FINDLAY — It may be the new millennium, but a small Hancock County firm is finding there's a profit to be made by living in the past. That line of work also has resulted in a link to Hollywood.
Victorian Marketplace, Am-Dia, Inc., about 10 miles northeast of Findlay, makes and sells an array of cast-aluminum items designed to complement Victorian-style architecture.
Products include street lamps, mailboxes, statues, bird baths, fountains, outdoor clocks, wall sconces, garden furniture, carousel horses, and other one-of-a kind pieces.
A tiny family-owned firm until two years ago, the company started to get noticed and take off in the last year.
One of its products — a donut-shaped bench that surrounds a tree — will be displayed on STYLE? Outer Spaces, a show premiering on Home and Garden TV this fall. The firm recently supplied a film production company with four plant brackets to provide a spooky Victorian-style look to the mansion in Disney's The Haunted Mansion, a film starring Eddie Murphy to be released in December.
‘‘Most of what we sell is the lighting,'' said Robin Miller, the company's general manager. ‘‘We haven't done a lot of advertising. Basically our business is through word of mouth and though Victorian Homes magazine,'' Ms. Miller said.
The company was started 10 years ago by her father, Mel Brooks of Arcadia, Ohio. ‘‘He loved antiques. He was dealing in antiques since he was a kid,'' Ms. Miller said.
Mr. Brooks and another worker ran the firm until about three years ago, when health problems forced him to turn the business over to family members. He died in 2001.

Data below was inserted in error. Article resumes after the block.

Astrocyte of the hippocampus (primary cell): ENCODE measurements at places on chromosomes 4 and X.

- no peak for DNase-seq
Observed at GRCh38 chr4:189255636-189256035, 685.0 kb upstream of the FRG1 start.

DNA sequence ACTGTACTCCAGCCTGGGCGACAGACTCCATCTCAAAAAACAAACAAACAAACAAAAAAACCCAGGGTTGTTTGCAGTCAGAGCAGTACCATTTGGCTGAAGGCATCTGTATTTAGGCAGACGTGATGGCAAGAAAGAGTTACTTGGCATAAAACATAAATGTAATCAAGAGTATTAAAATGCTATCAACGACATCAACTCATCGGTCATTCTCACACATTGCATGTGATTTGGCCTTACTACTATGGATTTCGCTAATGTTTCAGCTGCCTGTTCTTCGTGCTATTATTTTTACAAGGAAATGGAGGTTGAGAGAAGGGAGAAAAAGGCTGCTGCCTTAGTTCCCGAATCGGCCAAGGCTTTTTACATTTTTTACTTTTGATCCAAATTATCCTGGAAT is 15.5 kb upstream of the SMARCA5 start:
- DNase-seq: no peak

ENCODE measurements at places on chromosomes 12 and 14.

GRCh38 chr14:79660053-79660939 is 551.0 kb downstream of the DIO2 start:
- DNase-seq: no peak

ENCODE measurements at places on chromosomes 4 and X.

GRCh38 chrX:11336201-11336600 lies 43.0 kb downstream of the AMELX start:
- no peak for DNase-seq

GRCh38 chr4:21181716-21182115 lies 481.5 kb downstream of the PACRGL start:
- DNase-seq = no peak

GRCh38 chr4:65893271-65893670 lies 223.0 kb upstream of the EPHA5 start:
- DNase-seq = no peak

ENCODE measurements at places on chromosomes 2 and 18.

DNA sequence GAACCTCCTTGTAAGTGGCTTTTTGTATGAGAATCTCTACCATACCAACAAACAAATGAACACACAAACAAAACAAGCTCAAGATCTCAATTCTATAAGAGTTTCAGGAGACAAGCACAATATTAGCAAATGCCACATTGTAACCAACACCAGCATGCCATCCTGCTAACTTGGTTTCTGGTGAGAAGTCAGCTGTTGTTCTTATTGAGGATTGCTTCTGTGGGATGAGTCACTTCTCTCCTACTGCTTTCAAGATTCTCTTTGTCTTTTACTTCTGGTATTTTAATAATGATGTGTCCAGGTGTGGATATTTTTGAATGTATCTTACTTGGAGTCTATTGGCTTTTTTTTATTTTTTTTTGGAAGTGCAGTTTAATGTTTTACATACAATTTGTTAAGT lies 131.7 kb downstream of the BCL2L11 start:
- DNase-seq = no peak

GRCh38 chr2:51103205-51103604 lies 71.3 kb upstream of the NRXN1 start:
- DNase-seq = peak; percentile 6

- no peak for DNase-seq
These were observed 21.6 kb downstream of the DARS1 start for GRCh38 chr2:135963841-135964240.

Ms. Miller quit her job as a registered nurse last year to become the company's general manager and her mother, Betty Brooks, took over company ownership. Two other family members and another employee help with welding, shipping, and various aspects.
Victorian Marketplace increased its advertising budget this year and is developing a new Web site. It had about $500,000 in sales last year.
‘‘There's other companies that do this work commercially, but they're so much more expensive than we are,' Ms. Miller said.
Decorative street lamps cost $300 to $500, depending on height and the number of lights on them. Ornamental fountains cost $600 to $1,300 depending on size. One of its fountains was featured in the film Stuart Little 2.
It sells to a small group of dealers as well as to individual customers. Of late, the tiny firm has been busy readying an order for Garrett, Ind., which ordered 40 turn-of-the-century street lamps as part of a $100,000 downtown improvement project.
Sandra Arvin, director of the Garrett Chamber of Commerce, said the firm was willing to custom-make lamps to keep with the town's past. Such restorations and renewed interest in the Victorian era gives the company a good outlook. ‘‘Things are starting to pick up,” Ms. Miller said.
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